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The new touch-screen Diebold is a voting machine, but it has more of the new-fangled flair of a self-checkout machine at an airport or grocery store.
It even converts to a hand-held device for the disabled.
With some elbow grease, a poll worker can pull the voting machine's screen monitor out of the machine, allowing people in wheelchairs to vote in their laps.
A handful of legislators - including Reps. Ralph Samuels, R-Anchorage, and David Guttenberg, D-Fairbanks - gave the machines a spin on Thursday morning at the Capitol.
Guttenberg took a plastic ballot card and swiped it. He acknowledged later that he voted for Abraham Lincoln for president.
Guttenberg, however, is not amused by the new voting machines.
He and other Democrats in the Legislature are giving the new Diebolds a wary look because of 2004 state election snafus.
Guttenberg has introduced a bill that would require the Alaska Division of Elections to compare the printed record of every 10th electronic ballot with the electronic record of that ballot, as soon as the ballot is cast.
Election officials say the bill would require snooping on people's votes and would be illegal. Rep. Paul Seaton, R-Homer, who chairs the committee that Guttenberg's bill has been sent to, agrees with the division.
"You'd need a poll worker to look at each person's ballot. They'd know how John Q. Public voted," Seaton said Thursday.
Democrats' fears about the election process are wide-ranging, however.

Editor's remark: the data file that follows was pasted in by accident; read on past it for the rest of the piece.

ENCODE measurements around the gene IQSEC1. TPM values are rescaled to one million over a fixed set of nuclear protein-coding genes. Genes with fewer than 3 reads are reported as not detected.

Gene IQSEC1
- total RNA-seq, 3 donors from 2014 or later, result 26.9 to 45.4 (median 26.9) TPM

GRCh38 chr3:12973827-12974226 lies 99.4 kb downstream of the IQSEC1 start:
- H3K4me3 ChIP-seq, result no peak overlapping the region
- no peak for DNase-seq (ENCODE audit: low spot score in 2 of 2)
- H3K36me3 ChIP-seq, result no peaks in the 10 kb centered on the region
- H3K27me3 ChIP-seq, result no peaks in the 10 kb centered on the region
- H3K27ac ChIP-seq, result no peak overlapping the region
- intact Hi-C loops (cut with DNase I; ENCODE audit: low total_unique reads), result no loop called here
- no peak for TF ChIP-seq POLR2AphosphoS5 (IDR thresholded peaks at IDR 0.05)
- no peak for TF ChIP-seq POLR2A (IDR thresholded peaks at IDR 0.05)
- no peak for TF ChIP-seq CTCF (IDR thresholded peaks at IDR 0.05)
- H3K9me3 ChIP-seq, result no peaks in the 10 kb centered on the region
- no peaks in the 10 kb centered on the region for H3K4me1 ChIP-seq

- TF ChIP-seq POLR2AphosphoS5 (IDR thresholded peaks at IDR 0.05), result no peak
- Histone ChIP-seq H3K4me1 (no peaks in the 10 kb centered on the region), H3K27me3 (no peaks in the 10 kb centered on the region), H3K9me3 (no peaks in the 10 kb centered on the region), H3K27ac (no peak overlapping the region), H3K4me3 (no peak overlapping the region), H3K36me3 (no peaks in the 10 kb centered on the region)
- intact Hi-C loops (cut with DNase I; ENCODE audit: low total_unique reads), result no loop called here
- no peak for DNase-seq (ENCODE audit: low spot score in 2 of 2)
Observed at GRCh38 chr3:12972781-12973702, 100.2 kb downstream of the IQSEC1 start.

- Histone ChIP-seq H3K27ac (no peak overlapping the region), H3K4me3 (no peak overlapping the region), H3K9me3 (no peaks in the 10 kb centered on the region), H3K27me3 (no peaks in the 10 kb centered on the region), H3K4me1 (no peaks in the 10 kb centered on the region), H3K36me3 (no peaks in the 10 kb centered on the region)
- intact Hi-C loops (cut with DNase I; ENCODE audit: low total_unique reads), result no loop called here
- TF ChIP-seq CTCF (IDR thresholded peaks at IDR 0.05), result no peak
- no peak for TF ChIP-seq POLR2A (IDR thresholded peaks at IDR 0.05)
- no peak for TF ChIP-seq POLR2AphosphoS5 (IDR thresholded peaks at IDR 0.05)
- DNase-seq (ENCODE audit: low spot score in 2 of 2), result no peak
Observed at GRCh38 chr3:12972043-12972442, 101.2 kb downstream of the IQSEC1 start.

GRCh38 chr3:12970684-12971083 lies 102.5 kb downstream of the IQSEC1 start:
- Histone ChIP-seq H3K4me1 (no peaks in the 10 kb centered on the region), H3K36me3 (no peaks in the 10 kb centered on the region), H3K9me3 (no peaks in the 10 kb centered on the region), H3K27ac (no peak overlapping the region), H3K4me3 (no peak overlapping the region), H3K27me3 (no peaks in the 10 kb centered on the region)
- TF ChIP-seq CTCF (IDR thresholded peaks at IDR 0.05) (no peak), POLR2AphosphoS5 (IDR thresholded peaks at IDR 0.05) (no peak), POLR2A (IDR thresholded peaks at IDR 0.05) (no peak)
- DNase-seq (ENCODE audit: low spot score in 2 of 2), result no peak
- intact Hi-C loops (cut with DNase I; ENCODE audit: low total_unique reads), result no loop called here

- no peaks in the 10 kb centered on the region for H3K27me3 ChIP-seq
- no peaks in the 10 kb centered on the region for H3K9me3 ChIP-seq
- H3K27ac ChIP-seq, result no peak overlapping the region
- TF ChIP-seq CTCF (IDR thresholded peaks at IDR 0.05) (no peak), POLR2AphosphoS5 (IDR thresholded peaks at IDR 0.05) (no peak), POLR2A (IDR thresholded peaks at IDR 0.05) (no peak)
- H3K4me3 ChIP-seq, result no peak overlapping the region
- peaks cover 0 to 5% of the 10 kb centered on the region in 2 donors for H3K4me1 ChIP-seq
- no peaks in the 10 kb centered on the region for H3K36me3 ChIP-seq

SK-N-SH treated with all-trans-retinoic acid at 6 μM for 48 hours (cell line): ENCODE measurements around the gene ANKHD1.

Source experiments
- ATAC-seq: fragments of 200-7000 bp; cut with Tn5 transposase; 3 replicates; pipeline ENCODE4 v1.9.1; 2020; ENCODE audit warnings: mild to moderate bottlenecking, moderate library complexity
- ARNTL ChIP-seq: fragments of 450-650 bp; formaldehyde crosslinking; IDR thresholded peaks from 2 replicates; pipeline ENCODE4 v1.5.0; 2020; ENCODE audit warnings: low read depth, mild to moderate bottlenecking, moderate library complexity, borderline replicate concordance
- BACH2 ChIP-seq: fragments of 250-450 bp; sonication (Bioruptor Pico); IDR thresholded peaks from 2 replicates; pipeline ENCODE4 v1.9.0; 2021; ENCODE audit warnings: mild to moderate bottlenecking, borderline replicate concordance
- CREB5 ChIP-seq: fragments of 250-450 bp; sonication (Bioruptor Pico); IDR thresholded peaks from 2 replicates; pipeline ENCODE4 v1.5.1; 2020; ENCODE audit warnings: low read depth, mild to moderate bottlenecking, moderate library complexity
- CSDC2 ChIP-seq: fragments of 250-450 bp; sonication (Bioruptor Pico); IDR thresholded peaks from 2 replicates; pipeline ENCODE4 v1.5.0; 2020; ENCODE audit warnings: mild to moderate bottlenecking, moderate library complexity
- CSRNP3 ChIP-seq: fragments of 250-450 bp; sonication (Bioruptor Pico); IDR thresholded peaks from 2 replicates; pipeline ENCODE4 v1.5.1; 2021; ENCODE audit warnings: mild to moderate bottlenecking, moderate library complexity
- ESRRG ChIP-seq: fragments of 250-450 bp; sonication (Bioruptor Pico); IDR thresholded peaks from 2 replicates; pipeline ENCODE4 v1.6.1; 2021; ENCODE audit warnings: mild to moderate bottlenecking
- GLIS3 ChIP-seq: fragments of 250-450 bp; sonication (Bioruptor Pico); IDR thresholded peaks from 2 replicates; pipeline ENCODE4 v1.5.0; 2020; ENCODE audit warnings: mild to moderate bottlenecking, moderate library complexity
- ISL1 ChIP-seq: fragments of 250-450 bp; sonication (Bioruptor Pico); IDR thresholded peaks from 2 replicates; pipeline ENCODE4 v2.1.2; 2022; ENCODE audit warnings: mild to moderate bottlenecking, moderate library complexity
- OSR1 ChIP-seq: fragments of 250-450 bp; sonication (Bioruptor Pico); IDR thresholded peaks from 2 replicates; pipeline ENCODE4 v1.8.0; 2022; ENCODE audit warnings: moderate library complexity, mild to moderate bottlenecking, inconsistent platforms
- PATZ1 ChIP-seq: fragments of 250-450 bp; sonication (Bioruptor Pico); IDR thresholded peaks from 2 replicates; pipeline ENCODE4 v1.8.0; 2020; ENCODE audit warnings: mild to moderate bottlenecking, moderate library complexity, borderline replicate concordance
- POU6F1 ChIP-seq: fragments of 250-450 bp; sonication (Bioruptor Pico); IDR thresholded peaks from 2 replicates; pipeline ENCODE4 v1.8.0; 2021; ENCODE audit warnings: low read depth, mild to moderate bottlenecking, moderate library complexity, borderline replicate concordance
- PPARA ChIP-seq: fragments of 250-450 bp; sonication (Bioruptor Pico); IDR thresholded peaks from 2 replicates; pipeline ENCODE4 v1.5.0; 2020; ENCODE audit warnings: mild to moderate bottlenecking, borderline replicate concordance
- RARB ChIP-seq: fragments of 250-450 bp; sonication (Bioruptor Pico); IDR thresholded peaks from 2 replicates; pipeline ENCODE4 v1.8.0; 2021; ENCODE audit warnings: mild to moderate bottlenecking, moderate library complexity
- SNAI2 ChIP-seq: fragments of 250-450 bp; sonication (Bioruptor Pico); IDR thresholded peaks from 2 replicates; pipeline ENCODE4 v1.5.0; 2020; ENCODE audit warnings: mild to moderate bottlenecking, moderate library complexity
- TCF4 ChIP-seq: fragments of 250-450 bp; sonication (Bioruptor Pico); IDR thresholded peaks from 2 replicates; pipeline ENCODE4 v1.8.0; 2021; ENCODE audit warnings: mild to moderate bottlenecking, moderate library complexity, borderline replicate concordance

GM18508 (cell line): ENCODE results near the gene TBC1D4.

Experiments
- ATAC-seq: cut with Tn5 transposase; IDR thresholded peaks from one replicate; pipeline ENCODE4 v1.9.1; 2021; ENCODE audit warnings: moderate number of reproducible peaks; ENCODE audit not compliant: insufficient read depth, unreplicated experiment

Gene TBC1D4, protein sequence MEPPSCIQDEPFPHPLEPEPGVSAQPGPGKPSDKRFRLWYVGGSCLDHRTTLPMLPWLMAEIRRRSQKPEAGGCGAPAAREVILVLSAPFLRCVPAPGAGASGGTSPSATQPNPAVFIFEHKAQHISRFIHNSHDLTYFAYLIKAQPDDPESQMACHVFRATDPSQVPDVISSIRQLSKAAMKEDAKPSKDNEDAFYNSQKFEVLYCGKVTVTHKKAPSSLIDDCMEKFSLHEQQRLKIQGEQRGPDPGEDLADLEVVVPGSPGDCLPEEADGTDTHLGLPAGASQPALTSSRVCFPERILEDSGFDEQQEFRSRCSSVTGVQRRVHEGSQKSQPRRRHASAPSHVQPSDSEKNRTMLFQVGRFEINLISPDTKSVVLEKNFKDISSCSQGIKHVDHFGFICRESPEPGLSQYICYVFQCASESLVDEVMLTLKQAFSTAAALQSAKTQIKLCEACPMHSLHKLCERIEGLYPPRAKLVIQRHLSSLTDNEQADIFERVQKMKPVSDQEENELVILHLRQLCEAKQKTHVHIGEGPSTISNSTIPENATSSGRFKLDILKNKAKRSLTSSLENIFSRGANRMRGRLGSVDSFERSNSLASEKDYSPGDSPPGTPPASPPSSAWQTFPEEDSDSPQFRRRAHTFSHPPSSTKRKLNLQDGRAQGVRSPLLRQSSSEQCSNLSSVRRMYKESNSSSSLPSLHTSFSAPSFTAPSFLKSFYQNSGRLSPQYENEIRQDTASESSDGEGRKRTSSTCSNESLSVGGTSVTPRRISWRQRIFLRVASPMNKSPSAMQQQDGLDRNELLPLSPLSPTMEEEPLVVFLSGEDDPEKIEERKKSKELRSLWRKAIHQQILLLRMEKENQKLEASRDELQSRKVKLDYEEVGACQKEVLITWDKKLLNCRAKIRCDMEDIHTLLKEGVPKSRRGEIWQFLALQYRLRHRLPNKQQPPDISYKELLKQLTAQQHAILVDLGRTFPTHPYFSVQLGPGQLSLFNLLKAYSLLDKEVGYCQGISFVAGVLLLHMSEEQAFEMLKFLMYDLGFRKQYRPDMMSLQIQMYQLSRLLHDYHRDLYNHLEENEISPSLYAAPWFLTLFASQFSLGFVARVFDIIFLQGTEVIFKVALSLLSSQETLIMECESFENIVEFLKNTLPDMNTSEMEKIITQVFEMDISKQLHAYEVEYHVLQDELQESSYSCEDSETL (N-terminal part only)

Some Democrats, for example, are naturally suspicious of Diebold, Inc., of Ohio. The manufacturing company, which also makes automated teller machines, was embroiled in a scandal over Republican fundraising last year.
In addition, an earlier model of touch-screen Diebold voting machines has experienced voting snafus in other states. The Maryland Legislature last month voted to stop using its Diebolds. Maryland's machines apparently do not include a paper printout like the newer models that will be used in Alaska.
Diebold manufactured the AccuVote optical scan machines still in use in Alaska. The new disabled-friendly models will not replace hand-counting or the AccuVote optical scan method, according to Brewster.
The new machines were purchased mainly to assist the visually impaired and disabled, Brewster said. They can be used by any voter, but only one of the machines will be installed at each polling place, Brewster said.
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Alaska officials insist that the 2004 election snafus in Alaska had nothing to do with Diebold hardware. The problem was a programming error by an elections division employee, Brewster said.
Guttenberg said Thursday that Democrats remain unsatisfied by the division's explanations.
The division recently denied the state Democrats access to electronic data from the 2004 election, saying that the request would divulge Diebold's proprietary business information.
Guttenberg scoffs at that. The Democrats would be happy to sign a confidentiality agreement, if needed, he said.
The Democrats filed a lawsuit to get the records this week.
The new machines are not implicated in the 2004 elections because they were not in use at that point. They had been shipped to Alaska at that point, but were sent to Texas to get retrofitted.
State law requires that voting machines have a paper trail, says Whitney Brewster, director of the Division of Elections.
When the new machines were originally sent to Alaska, they didn't allow a printed report, Brewster explained. The new retrofits have a printer, which generates a receipt showing a voter his or her election picks.
If the printout doesn't show the results the voter intended, he or she can go back and electronically correct the ballot. The voter can only reject two printout ballots. Then, the voter gets kicked over to an AccuVote optical scan machine.
Five hundred and five of the new machines manufactured by Diebold will debut in the 2006 Alaska elections.
"The machines seem to work very well," said Seaton, who watched the demonstration at the Capital on Thursday.
Elizabeth Bluemink can be reached at firstname.lastname@example.org.